This article originally appeared in the June 2021 edition of Senior Scope. Article and photos by Seth Thomas.
The South Coast LGBTQ+ Network hosted a ceremony on April 1 in celebration of its upcoming community center, a central hub for the New Bedford-based nonprofit to provide programs and services to people across the LGBTQ spectrum, including older adults.
Early last year, the Network purchased the three-story building at 60 Eighth Street for $15,000 from the City of New Bedford and has since partnered with the Waterfront Historic Area League (WHALE) and JMBA+Architects to renovate the structure within historical standards. The center is expected to open in late 2022.
Renovations will begin this summer, and fundraising will continue. Thus far, the Network has raised about 40 percent of its goal of $1 million.
“Social change does take time, but providing local resources, programs and services to LGBTQ individuals through a central hub makes programs more accessible,” said Rebecca McCullough, vice president of the Network, during the ceremony. “The Network has started something big.”
As the organization looks toward the future, Andy Pollock, president of the Network, said the group will be especially focused on providing services to three subpopulations within the broader LGBTQ community: youths, transgender people and older adults.
Through the Network’s own needs assessment survey and through anecdotes from community members over the years, the organization realized that older LGBTQ people face specific challenges – and that support services for this particular population are often lacking.
“End-of-life care is difficult for everybody, not just LGBTQ elders,” said Kerry Zeida, the Network’s marketing director. “But, because of all the institutional hatred and homophobia, the research indicates that people go back into the closet at the end of their lives because of fear of discrimination, not being able to get appropriate health care and being rejected from assisted living facilities.”
Zeida said the Network intends to form a committee specifically looking at the needs of older LGBTQ adults. They will also build unique programs at the future community center that either don’t exist elsewhere or could serve as extensions of other programs that are already working well.
For years, one such group has been meeting regularly at the Fairhaven Council on Aging. Anne Silvia, Director of the Fairhaven COA, said the idea for the LGBT Supper Club initially formed after attending an in-service for Coastline employees. At the presentation, which was provided by Fenway Health, a Boston-based research and advocacy organization, Silvia said a map was displayed highlighting the locations of cafés for LGBT older adults in Massachusetts.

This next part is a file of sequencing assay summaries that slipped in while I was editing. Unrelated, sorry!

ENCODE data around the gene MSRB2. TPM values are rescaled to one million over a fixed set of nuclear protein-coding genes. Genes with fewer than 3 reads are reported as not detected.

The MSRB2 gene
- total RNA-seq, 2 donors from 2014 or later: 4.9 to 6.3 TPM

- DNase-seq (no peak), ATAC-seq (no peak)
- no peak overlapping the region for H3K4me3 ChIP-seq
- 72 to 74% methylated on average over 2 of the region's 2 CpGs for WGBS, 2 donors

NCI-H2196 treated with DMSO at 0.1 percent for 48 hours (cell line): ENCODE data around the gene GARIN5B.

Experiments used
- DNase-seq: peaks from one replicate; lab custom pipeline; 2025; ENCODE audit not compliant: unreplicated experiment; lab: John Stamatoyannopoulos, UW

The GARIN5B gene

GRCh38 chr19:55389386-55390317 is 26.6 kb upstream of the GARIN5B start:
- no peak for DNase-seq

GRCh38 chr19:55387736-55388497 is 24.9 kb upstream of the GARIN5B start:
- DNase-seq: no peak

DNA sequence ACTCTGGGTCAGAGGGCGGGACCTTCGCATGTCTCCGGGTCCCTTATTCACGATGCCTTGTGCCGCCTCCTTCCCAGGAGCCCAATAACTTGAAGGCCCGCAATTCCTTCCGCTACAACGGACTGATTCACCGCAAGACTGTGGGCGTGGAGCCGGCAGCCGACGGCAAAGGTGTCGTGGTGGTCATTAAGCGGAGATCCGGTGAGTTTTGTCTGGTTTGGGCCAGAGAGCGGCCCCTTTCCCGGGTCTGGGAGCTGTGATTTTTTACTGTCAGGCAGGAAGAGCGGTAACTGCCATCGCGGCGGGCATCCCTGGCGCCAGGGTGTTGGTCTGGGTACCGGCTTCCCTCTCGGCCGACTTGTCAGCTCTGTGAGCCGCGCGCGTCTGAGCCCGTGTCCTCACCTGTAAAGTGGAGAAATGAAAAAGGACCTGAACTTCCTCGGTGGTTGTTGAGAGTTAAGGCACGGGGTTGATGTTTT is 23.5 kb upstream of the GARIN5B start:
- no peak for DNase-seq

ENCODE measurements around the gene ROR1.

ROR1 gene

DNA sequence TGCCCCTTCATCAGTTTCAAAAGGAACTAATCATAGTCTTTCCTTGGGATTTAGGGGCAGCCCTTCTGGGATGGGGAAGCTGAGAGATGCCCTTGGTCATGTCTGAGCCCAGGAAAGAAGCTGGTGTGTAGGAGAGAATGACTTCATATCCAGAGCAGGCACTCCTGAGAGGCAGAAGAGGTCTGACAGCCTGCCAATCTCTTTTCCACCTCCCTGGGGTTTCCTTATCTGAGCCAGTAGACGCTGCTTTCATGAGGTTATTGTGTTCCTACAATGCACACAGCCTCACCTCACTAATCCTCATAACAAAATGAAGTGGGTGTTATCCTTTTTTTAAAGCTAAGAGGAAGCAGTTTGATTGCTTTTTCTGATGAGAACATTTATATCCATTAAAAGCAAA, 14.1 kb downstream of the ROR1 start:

“There were maybe ten or twelve in the Boston area,” Silvia said. “The next closest place was Orleans. And there was nothing on the South Coast.”
Since launching about six years ago, the supper club has attracted as many as 40 people, with 20 core members attending over the years, many of whom are living outside the region. Silvia said the beauty of the Fairhaven supper club has been watching friendships form over the years. She said people would connect outside of the COA, meeting up for movies or bowling.
“It also proved that something like the LGBT supper club was missing down here,” said Silvia.
The community center, which has a kitchen, rooms for activities and meetings, and designated space to create art, will give people of any age a place to congregate and meet like-minded individuals.
“It used to be that gay bars were the only community center that was available, and they weren’t terribly healthy,” said Pollock.
Moreover, by including older people on committees and getting them involved in events and activities, he hopes older generations can lend their talent and insight to younger people.
“I think it’s important to create a space where history, experience and wisdom are appreciated and can be passed from one generation to another,” said Pollock.
One example of how older generations have benefited future generations was on full display during the ceremony for the community center. Long-time activist Liz DiCarlo gave remarks about John Lipsky and George Whittaker, who left their estate to LGBTQ causes through the Lipsky-Whittaker Fund.
Lipsky was from Rhode Island, and Whittaker was from New Bedford. Both went into the military during World War II, and lived in New York after they were discharged. They met and fell in love, and they realized that returning home as out gay men wasn’t an option. They moved to Los Angeles and later returned to the South Coast as part of their retirement.
DiCarlo said “they didn’t tell us what to do with their estate, but we found a letter that George had written,” she explained. Because of the “incredible hate and disdain they had experienced as gay men growing up,” they wanted their estate to benefit gay youth and to fight the HIV/AIDS epidemic.
“They would be very proud to know the work that has been done here,” DiCarlo said.
To learn more about the South Coast LGBTQ+ Network or to support the community center, visit: sclgbtqnetwork.org.
As part of Pride Month, the Network will be screening the film “Gen Silent” online. The film profiles older LGBT people as they navigate end-of-life care. For more information, and for a full list of activities during Pride 2021, visit the Network’s Facebook page at: facebook.com/SCLGBTQNETWORK.
The Fairhaven Council on Aging’s LGBT Supper Club will return on June 23 from 5 to 7 p.m. It will be held in-person at the COA. Call 508-979-4029.